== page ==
Translation should not be underestimated when you learn a foreign language. If you want to improve your English translate FROM YOUR NATIVE LANGUAGE INTO ENGLISH. I am telling this from my personal experience. Intensive reading is another way of improving your English.
What do you mean by this? Translating single sentences? Or translating (in mind) while talking in your mother tongue? Or…?
I personally think it’s more effective when you try to think in the foreign language (here English) straight away because it helps you finding the right phrases etc. and prevents you from making mistakes (translating things word by word and so coming out with a wrong word order, not using an idiomatic language etc.).
Ooops, sorry, the author of the above post is me, ahmadov.
When I was taught French at school it was a very long and very painful process. We were given long lists of words with their translations and long lists of verbs - very little to do with communicating. I started learning Spanish a while ago and I asked my teacher only to speak in Spanish. It was amazing. After just a few hours I could chat away with her, in simple but effective Spanish. Hearing someone talk in English during my lessons broke the spell and it took a while to get back into Spanish again. Learning a new language is like developing a new brain. Give your new brain as much as exercise as you can (as Ahmadov suggests) by reading as much as possible, but IMHO, translation is not the answer.
I don’t think we’re talking about just getting lists of words and translating them. It’s well known that memorizing or translating lists of isolated words is not an effective way to learn.
However, suppose someone speaks French that sounds very good, and you give him an article that starts out, “DINKs have begun to cry foul as the Feds tighten the screws on student loan cheats.” This suddenly creates the type of communication dilemma that makes our language grow. The person has to find a graceful way to express the term “DINK” (double income, no kids) in French, he has to come up with an equivalent to that sports analogy, and to come up with an idiomatic equivalent to “tighten the screws”.
One way to sound good in a language is to know a lot of the language. However, another way people are able to sound good in a language is to avoid things they don’t know how to say. When you give them translation assignments from authentic texts, it forces them to confront communication problems they would normally avoid. This is why it works. Translation alone, however, and especially of word lists, is not effective.
Well, if your first language and English are very different, like if your first language doesn’t even use alphabets, suck as Eastern Asian languages, then I don’t think it’s a good way to learn the English language by translating single words into English from your frist language because these two languages are not designed to match one another word by word and if you learn it by translating, what you are actually saying sometimes will not be the same as what you think you are saying.
Working with word lists is usually not a good idea, whether you’re just translating or memorizing. However, translating sentences and paragraphs helps, because you are not translating words, but ideas, and you learn to reduce the interference of your own native language, if someone is guiding you.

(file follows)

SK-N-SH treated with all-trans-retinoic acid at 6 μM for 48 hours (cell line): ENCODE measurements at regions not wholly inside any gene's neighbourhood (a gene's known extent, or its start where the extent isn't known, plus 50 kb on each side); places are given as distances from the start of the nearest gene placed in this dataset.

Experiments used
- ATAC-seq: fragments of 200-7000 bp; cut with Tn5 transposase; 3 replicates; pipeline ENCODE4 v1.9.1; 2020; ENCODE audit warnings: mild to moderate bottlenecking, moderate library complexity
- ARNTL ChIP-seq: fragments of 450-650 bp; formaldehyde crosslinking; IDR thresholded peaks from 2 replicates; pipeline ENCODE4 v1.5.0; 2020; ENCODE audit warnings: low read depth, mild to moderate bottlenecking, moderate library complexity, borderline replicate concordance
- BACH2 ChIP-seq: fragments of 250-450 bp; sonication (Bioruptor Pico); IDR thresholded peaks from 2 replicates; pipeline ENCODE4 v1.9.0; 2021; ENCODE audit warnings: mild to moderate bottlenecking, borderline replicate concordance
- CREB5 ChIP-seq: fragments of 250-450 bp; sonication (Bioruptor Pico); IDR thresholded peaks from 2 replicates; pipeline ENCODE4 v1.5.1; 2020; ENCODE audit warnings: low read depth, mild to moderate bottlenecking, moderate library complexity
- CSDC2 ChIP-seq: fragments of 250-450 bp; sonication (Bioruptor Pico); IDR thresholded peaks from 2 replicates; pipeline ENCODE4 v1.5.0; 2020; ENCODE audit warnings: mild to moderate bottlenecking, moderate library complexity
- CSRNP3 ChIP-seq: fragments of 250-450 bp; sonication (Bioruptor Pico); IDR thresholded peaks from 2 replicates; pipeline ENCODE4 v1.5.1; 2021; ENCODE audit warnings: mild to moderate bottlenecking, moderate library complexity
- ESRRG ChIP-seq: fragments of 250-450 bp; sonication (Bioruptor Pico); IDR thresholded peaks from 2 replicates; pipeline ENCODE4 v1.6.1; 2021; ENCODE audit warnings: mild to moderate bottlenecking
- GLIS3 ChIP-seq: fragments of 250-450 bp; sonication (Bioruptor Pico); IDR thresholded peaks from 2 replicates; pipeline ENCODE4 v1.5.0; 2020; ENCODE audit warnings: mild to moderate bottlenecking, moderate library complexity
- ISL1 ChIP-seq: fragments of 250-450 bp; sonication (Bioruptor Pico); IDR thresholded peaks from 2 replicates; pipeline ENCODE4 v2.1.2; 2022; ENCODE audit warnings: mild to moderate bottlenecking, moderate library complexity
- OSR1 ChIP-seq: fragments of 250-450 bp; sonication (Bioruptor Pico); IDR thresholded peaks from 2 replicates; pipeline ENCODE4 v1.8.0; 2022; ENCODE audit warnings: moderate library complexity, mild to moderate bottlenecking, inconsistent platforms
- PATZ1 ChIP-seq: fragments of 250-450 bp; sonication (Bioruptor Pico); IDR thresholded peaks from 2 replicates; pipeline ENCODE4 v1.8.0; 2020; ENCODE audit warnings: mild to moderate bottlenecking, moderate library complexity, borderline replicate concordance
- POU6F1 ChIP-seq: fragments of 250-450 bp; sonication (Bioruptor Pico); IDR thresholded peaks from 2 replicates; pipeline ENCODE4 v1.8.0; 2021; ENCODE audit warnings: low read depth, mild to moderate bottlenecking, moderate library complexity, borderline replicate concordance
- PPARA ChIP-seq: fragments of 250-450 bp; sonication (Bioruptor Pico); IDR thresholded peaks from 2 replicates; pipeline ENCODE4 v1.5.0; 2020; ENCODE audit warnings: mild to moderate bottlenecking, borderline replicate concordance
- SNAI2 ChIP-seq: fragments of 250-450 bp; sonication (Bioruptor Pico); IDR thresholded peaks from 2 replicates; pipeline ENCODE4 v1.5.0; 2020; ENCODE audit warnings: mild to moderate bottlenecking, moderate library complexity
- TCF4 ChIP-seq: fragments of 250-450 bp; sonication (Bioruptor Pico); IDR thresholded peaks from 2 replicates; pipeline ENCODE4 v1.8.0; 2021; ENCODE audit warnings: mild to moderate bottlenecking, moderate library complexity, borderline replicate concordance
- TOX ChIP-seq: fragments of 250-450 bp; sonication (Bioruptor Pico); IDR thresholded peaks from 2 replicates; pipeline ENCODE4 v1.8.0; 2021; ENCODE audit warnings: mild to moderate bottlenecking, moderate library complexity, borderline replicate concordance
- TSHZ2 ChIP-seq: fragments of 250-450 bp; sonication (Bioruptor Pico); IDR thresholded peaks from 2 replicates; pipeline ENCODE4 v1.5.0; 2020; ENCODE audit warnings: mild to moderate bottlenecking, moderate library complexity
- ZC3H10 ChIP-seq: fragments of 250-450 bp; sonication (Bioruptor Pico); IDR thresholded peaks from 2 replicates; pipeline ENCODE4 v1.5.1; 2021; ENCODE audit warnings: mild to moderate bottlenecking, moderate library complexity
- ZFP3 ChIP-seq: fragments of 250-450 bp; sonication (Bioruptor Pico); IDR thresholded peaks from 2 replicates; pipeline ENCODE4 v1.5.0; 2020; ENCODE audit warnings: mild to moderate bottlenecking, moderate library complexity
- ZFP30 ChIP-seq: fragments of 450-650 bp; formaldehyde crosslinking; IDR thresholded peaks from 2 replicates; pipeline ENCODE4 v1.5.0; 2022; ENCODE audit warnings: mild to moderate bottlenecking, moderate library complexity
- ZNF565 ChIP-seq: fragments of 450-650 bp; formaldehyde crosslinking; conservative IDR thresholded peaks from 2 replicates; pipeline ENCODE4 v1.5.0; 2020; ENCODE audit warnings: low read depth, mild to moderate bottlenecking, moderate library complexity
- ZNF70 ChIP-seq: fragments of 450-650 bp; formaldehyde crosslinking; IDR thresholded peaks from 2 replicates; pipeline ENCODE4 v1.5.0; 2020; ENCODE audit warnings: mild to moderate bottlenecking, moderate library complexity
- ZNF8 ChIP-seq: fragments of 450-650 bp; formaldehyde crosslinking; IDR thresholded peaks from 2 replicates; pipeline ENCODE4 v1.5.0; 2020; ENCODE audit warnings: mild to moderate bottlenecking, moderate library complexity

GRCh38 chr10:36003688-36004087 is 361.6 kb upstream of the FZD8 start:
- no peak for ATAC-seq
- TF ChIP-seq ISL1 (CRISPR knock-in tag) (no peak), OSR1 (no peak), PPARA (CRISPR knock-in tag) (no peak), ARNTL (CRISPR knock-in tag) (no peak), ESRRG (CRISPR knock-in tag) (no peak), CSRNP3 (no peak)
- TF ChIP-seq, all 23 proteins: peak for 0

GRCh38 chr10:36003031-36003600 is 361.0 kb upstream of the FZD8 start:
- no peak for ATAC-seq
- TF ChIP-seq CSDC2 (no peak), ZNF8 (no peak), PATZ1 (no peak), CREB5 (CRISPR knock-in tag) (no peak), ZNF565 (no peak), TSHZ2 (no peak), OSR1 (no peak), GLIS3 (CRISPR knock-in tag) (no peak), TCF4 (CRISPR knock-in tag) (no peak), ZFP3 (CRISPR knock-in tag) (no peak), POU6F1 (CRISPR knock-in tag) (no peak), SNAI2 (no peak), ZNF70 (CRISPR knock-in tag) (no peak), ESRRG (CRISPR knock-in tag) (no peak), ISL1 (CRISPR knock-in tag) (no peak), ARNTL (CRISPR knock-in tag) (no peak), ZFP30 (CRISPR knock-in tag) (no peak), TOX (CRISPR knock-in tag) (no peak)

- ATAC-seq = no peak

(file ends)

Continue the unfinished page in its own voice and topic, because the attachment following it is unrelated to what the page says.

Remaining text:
A simple example: A Chinese woman had passed English grammar classes up to the advanced level, but she still spoke English with almost completely Chinese grammar:
“You teach not teach this semester?”
She was also liable to say something like:
“The works in this office man not here.”
This was because she had learned to do English grammar exercises, but she had not learned to translate Chinese sentences and ideas into English sentences and ideas. If some teacher makes her do this, then she can get into the habit of saying, “Are you teaching this semester?” or, “Do you like this?” instead of saying, “You teach not teach…” and, “You like not like…” And she can learn to say, “The man who works in this office…”
It trains her to think, “Uh-oh, I’m thinking this Chinese structure, so that’s going to be this other one in English.” I have seen this practice get very good results.
This could also have been (almost) literally translated from German! In fact this phrase structure is a typical example of their often peculiar word order. Spanish syntax is also quite flexible, by the way, as opposed to, say, French or English.
The second option has to be ruled out, I’m afraid. I haven’t been a “miss” for the past 25 years, but all the same, your comment is rejuvenating and one’s vanity has been tickled, thank you [this has just given me an idea for a new thread on the (almost lost?) art of paying compliments to women].
If you’ve found such a treasure, good for you! There’s only a very small selection of books that I would reread (and that would be only once, at most, and after a long while). But if I run across a captivating story, I do all I can to make it last longer, like rereading the same paragraph or going back one or two pages before actually indulging the last lines. Then I desperately long for a continuation of the book, no matter how much duller or disappointing second issues can be.
5,000 hours, to be precise (according to a sudent of mine)! And Mark Twain said that it takes 30 hours to learn English, 30 days to learn French and 30 years to learn German…
I think translation is only the first step of learning english. First we have to know the words that corresponds to our native language, but we also have to check if we have correctly constructed the sentence in english.